Hydrogen: the next Hoosier fuel?

Paul Mitchell is President and CEO of Energy Systems Network. (Photo provided)

Indiana’s state motto is “America’s Crossroads”. This is an apt description of our current state of energy transition. We have long benefited from our state’s robust, reliable and inexpensive energy resources. Indiana, from the early 1880s, was an energy innovator starting with natural gas production that led to boom towns like Gas City. The first long-distance gas pipeline in the United States was built to connect gas from Indiana to the Chicago market. This is why US Steel decided to locate its operations in northwest Indiana.

Throughout the 1900s, it was our abundance of coal that provided low-cost electricity. This has attracted and supported a diversity of energy-intensive industries, from steel and automobiles to chemicals and pharmaceuticals. During this period, Indiana became the nation’s leading manufacturing state, both in terms of GDP and jobs.

In the 2000s, spurred by a mix of federal regulations and technological innovations, Indiana began its transition to low-carbon energy options. In 2006, Governor Daniels released the Hoosier Homegrown Energy Plan, the state’s first comprehensive energy strategy. He called for a holistic approach to energy above favoring resources from local sources, including renewables, biofuels, clean coal and even battery storage. This led to billions in new energy investments, including: 1,000 megawatts of wind generation in northern Indiana (the largest in the country at the time), 15 biofuel production facilities scattered throughout the state and the nation’s most advanced coal gasification plant. These pioneering projects prepared Indiana for where we find ourselves today.

In the mid-2000s, the emergence of horizontal drilling, or “fracking,” led to a renaissance in gas production in the United States that dramatically lowered natural gas prices. It generated billions in economic growth for states like Ohio, Pennsylvania, Texas, Oklahoma and others. Unfortunately, Indiana’s shale gas reserves have proven harder to reach and remain largely under-exploited to this day. Falling natural gas prices coupled with increased federal coal regulations have eroded Indiana’s competitive advantage in low-cost energy. This has led to a period of rising electricity prices, with industrial rates more than doubling since 2005. Indiana has gone from the 3rd cheapest energy state to the middle of the pack today.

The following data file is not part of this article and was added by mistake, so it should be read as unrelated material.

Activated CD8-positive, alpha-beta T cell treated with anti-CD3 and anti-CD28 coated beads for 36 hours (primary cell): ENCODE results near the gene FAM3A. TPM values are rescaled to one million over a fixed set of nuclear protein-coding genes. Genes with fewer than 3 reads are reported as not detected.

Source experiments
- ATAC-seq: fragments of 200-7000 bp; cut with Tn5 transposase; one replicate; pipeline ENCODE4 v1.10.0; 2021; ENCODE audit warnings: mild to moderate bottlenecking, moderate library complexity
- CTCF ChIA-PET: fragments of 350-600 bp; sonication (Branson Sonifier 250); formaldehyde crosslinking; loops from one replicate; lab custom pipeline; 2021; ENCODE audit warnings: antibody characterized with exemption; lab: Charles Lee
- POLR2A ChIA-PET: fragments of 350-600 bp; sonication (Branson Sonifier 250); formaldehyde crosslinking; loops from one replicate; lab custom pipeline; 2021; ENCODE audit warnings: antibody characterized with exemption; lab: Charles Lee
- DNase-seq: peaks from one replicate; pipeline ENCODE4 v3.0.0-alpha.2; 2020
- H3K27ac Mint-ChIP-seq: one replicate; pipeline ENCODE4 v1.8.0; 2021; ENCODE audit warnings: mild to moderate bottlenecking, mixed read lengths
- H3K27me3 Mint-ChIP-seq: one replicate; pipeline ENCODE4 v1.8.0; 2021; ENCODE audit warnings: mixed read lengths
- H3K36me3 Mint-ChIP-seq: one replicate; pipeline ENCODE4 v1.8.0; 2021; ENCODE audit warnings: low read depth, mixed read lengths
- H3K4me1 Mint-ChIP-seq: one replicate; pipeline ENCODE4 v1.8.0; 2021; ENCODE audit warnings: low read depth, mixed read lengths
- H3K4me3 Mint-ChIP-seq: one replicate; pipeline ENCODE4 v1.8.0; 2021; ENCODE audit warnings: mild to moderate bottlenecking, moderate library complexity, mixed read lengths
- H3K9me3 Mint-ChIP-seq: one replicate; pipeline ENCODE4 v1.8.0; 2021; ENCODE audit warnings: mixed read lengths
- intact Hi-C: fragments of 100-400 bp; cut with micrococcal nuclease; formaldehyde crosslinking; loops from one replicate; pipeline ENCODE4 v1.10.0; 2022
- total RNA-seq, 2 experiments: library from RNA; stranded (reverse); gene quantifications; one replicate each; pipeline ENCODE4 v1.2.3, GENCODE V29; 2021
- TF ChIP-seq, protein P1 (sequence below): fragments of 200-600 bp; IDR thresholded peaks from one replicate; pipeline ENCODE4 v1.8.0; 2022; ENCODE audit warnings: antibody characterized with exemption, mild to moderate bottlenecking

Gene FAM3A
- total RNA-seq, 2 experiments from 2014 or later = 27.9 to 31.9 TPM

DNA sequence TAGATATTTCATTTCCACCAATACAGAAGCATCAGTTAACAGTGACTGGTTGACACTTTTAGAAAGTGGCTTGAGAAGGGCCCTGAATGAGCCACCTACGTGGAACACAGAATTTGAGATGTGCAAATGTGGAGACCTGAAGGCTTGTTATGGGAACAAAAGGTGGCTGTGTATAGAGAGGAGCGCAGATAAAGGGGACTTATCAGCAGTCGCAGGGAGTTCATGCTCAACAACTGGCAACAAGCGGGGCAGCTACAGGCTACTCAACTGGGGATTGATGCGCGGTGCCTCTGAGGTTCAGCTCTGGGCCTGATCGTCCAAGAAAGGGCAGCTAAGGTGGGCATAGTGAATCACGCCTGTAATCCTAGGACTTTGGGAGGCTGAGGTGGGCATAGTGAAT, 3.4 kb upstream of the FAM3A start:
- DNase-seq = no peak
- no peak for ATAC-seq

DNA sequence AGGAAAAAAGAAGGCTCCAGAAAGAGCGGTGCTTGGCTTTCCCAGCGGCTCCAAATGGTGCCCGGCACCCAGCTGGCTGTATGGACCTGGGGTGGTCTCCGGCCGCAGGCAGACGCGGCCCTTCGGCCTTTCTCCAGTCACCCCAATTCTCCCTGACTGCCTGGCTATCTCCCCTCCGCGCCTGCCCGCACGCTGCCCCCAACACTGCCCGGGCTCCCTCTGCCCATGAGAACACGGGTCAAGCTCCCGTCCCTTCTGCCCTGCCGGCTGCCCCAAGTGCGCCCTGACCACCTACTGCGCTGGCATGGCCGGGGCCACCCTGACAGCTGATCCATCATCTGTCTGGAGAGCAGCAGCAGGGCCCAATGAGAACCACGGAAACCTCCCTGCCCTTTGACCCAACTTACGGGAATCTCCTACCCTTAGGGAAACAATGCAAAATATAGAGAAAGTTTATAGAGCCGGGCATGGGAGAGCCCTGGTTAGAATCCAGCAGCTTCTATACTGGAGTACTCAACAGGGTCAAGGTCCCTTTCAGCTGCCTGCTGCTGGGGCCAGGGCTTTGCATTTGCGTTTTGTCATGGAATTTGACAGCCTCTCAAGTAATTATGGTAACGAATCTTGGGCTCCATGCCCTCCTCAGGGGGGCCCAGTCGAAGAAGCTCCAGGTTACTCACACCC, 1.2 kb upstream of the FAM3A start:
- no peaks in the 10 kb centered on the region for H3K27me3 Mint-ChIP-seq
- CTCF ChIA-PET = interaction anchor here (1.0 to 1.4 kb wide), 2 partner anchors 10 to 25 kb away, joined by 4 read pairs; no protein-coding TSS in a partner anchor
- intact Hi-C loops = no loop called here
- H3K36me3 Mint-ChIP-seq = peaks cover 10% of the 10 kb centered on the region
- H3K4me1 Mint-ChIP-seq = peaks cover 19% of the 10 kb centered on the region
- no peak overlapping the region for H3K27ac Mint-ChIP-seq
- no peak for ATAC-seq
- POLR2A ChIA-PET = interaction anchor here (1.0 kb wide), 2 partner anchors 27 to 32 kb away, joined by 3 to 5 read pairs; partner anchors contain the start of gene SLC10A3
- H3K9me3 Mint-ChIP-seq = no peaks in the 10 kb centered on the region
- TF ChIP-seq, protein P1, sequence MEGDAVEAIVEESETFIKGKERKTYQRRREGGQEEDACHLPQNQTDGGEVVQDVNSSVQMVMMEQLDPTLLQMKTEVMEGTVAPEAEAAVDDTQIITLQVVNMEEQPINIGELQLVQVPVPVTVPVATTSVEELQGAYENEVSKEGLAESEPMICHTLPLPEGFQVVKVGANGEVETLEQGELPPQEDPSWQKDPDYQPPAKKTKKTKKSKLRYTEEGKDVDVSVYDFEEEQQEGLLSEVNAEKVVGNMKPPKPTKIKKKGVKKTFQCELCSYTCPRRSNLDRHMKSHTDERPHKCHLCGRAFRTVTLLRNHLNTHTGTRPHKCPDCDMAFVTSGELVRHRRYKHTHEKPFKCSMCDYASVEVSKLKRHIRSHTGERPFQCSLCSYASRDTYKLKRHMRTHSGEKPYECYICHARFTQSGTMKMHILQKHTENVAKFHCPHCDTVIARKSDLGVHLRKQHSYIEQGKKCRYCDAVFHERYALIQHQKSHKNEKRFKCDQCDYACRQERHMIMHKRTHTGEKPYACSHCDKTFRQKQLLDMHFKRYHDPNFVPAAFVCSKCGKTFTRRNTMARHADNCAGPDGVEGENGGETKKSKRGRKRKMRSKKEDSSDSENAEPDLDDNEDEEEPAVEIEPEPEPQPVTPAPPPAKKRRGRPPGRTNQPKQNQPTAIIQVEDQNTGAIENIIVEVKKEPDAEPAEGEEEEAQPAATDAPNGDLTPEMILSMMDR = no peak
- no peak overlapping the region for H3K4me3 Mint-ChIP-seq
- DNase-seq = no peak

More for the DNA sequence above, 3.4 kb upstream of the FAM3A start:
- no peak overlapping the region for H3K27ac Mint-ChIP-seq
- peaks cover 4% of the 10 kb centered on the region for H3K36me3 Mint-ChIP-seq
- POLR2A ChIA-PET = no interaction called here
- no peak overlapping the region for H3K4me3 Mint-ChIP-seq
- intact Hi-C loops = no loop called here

This short history lesson is meant as a reminder that Indiana has a long history of energy innovation. Faced with rising prices due to resource scarcity, geopolitics and regulations, the Hoosiers have innovated new methods or sought new sources to produce reliable energy at low cost. Today, as industry and governments search for low-carbon energy options, there is one fuel that is rapidly gaining traction in markets around the world: hydrogen.

Hydrogen has the potential to generate low or even zero carbon power while maintaining high reliability and energy density similar to that of natural gas. Moreover, hydrogen can be produced in several ways at different levels of carbon neutrality. It can be used as a supplement to natural gas in factories or power stations producing electricity. And hydrogen can power all modes of transport (planes, trains, automobiles, boats, drones, etc.).

A number of Indiana companies, including Cummins, BP, Rolls Royce, Toyota and many others, are already investing in hydrogen technology. Key government and nonprofit stakeholders led by the Indiana Economic Development Corp., Purdue University and Energy Systems Network are looking for ways to accelerate and connect these investments across Indiana. The goal is to establish a hydrogen economy in Indiana that will serve as a national hub generating billions in capital investment and thousands of jobs. There is no doubt that hydrogen will play a major role in Indiana’s energy future. Now is the time to plan and invest. As we have done in the past, Hoosiers should again be a pioneer in energy innovation.

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